The Bulgarian capital, Sofia, is expected to see a series of large-scale protests in the week in which Prime Minister Kiril Petkov’s government faces a parliamentary vote of no confidence.
Following the spontaneous demonstration outside the Parliament on June 16 after opposition parties banded together to vote against Nikola Minchev as Speaker of the National Assembly, there will be demonstrations in support of the Petkov government on June 20, 21 and June 22, from 6:30 p.m. at National Place de l’Assemblée.
The debate on the vote of no confidence is due to take place in parliament on June 21, with a vote no sooner than 24 hours after the end of the debate.
The organizers of the pro-government protests declared that Bulgaria was in crisis – political, economic and even identity.
A battle was underway with the mafia, power scandals had become commonplace and last but not least, a senseless war was raging in Europe, they said.
“Bulgaria is now at a crossroads and it depends on us which direction we take,” the organizers said.
“We will choose democracy or authoritarianism, freedom or obedience, courage or fear. We want to live in a state governed by the rule of law. We want the fight against corruption to continue. We want transparency, political and economic independence.
“We want a decent future within the framework of Europe,” they said, saying they didn’t want new elections and they didn’t want GERB and the Movement for Rights and Freedoms to be in power.
The Justice for All initiative takes a demonstration on June 20 at 6 p.m. in front of the Presidency building in the center of Sofia, on the theme “March for European Bulgaria – for the defense of parliamentarism and democracy”.
“A decisive week is coming for the future of Bulgaria, for law, democracy and parliamentarism,” Justice for All said on Facebook.
“This week will address several important issues. Not only if change will continue, but if there will be a decisive battle against corruption and the oligarchy that wants to regain control of the state, if judicial reform will continue and if there will be the state of right, if we will have our real perspective in Europe,” the organization said.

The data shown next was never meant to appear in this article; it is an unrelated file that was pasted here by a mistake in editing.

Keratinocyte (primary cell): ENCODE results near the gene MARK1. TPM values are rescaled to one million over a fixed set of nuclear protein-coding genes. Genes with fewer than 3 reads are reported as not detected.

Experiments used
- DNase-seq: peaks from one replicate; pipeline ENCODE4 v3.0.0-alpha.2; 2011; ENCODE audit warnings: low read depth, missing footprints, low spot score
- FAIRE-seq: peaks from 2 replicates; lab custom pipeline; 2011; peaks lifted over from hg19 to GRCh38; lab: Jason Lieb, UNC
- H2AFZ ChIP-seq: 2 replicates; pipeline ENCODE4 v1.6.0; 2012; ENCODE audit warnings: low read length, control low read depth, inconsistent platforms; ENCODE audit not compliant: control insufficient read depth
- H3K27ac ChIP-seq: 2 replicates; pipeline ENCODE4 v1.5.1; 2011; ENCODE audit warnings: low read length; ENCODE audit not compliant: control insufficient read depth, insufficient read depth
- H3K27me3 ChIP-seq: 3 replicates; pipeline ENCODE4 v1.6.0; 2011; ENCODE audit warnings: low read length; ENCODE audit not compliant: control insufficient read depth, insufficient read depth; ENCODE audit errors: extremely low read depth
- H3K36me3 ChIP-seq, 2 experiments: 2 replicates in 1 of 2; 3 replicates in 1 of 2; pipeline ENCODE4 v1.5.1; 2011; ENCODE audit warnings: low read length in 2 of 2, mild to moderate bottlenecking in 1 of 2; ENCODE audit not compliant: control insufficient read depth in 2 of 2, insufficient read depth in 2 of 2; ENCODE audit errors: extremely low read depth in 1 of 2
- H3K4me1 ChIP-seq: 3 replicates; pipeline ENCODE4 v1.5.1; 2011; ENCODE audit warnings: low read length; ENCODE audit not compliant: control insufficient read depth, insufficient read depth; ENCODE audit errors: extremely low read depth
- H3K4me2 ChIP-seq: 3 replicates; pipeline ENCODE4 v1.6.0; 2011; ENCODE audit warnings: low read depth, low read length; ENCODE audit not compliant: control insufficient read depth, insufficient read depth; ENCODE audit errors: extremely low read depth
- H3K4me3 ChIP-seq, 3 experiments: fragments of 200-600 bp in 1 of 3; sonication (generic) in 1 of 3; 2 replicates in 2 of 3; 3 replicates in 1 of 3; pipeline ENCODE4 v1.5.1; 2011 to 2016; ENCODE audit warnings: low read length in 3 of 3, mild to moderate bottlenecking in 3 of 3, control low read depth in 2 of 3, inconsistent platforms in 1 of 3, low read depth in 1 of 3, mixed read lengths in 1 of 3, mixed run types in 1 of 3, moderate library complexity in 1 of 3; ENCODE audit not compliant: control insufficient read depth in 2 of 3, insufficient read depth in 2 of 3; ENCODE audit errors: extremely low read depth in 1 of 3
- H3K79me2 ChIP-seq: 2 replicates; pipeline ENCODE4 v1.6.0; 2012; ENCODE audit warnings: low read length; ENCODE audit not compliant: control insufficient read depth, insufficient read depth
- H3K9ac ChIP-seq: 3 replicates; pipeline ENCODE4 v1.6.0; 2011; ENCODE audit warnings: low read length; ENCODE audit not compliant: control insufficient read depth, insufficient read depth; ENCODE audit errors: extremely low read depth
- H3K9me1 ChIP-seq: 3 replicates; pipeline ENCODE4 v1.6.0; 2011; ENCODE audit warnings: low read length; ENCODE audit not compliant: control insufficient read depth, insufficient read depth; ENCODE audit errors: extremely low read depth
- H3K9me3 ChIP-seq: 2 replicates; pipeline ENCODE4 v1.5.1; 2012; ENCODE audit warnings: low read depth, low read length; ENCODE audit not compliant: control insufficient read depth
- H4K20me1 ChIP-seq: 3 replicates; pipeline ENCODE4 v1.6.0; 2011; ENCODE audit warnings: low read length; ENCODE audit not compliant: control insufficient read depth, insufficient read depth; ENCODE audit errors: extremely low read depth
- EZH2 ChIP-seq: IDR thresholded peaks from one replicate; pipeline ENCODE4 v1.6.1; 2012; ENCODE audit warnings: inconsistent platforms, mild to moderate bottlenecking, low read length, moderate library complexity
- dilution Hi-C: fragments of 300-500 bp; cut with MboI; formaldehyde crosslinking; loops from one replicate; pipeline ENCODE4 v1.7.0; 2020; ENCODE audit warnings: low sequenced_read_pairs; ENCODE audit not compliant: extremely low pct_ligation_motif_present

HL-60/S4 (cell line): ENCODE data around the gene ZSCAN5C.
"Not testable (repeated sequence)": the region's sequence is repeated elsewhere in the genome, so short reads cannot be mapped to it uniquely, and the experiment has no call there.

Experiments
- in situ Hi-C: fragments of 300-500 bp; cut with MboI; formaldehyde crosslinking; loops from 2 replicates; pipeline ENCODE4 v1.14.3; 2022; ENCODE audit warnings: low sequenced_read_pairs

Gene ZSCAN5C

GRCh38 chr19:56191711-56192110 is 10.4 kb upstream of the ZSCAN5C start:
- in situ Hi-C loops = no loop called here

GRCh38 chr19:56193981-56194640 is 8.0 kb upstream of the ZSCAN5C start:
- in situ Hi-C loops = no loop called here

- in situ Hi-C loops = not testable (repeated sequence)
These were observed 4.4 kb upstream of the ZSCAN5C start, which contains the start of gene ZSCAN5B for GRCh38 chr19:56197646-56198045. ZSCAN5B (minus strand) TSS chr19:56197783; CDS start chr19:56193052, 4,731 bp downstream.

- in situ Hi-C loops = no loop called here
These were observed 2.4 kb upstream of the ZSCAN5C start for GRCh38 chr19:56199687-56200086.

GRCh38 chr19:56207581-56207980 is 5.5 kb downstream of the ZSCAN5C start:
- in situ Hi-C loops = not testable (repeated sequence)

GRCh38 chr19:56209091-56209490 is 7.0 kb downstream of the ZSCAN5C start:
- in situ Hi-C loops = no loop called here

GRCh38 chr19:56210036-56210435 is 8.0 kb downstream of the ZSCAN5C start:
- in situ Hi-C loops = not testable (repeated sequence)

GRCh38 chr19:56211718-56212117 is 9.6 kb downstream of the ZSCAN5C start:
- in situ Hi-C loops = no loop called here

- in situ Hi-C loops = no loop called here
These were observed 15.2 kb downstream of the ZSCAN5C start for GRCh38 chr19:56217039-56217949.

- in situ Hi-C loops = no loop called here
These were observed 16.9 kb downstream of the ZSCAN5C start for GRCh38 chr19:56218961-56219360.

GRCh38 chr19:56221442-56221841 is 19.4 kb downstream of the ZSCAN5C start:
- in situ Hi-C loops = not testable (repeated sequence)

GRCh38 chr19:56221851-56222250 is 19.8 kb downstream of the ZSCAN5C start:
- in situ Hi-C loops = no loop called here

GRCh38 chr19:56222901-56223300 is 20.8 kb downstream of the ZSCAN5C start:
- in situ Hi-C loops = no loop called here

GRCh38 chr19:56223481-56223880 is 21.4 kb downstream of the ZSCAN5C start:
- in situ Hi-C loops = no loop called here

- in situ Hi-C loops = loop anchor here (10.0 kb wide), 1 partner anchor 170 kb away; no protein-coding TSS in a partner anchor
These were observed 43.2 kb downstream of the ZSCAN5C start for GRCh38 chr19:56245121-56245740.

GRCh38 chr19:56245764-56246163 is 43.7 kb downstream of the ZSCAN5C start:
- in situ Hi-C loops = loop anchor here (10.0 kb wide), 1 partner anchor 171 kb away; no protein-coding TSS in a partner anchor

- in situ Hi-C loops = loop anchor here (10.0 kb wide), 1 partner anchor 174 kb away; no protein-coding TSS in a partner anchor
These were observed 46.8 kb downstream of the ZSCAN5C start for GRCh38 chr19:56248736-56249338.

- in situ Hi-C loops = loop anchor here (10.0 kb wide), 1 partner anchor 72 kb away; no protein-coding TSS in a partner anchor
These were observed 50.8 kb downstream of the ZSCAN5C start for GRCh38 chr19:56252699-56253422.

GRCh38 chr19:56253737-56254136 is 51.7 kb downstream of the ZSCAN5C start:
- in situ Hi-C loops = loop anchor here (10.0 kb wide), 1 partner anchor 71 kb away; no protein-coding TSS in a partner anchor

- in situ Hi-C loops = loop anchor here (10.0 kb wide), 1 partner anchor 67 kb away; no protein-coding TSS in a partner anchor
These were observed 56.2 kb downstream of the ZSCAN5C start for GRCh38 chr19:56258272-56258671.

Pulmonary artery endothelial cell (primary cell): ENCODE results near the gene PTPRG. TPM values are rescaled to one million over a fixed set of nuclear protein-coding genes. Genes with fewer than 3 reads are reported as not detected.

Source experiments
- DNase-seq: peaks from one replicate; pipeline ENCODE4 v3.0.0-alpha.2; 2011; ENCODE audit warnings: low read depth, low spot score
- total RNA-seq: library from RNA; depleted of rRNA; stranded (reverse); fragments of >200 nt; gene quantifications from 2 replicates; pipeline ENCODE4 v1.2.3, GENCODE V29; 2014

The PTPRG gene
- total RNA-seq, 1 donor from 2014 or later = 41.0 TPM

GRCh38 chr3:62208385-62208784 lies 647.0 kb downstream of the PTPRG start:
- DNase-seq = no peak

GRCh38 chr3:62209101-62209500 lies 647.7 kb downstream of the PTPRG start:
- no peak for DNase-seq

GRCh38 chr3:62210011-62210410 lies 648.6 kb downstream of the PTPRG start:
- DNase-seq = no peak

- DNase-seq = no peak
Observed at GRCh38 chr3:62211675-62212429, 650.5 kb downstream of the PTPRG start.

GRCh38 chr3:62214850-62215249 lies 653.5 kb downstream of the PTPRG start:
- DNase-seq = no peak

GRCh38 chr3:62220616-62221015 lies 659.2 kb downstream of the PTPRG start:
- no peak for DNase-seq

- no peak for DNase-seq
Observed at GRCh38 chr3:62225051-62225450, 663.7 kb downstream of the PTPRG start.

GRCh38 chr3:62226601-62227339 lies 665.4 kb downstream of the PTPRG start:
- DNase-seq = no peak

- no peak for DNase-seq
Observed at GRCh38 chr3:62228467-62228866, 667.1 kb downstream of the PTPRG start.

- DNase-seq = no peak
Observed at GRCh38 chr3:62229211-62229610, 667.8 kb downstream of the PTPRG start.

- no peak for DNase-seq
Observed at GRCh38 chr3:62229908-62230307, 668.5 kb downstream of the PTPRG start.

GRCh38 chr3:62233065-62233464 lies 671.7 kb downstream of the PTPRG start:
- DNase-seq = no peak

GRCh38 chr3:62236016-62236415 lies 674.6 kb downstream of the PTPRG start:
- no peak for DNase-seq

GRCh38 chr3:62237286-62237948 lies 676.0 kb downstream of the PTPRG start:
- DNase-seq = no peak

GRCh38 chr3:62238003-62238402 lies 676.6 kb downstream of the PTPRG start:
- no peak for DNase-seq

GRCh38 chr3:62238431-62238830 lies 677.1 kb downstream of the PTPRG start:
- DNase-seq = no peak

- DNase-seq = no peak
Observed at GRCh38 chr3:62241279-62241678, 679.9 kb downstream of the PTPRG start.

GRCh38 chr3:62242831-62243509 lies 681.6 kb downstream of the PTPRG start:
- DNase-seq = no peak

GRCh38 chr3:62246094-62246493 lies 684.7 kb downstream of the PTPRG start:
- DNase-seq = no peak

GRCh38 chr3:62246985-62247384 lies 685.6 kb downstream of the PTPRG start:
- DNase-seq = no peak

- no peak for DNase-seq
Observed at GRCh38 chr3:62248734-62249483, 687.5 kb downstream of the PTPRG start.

He said that if the legislature was dissolved for the elections, there would be no parliament to elect new members of the Supreme Judicial Council to decide the fate of Attorney General Ivan Geshev, and judicial reform in Bulgaria would be stalled. .
Elsewhere on the political spectrum, Kostadin Kostadinov, the leader of parliament’s smallest party, the pro-Kremlin Vuzrazhdane, issued a Facebook call for his supporters to demonstrate outside parliament on June 21 at 5 p.m.
Kostadinov, whose party supports the motion of no confidence tabled by GERB, said: “It is time for the agony of this government and this Parliament to end.
“Tuesday at 5 p.m. I call on all Bulgarians to come with us to the National Assembly to make it clear that Bulgaria belongs to us, the Bulgarians, and not to foreign agents and national traitors,” Kostadinov said.
Radostin Vassilev, the sports minister who quit Slavi Trifonov’s ITN party after Trifonov announced that ITN was leaving the ruling coalition, alleged that the party’s parliamentary leader, Toshko Yordanov, was planning an illegal protest outside the ministry on June 22 at 5 p.m., to call for MPs who had left ITN to resign from Parliament.
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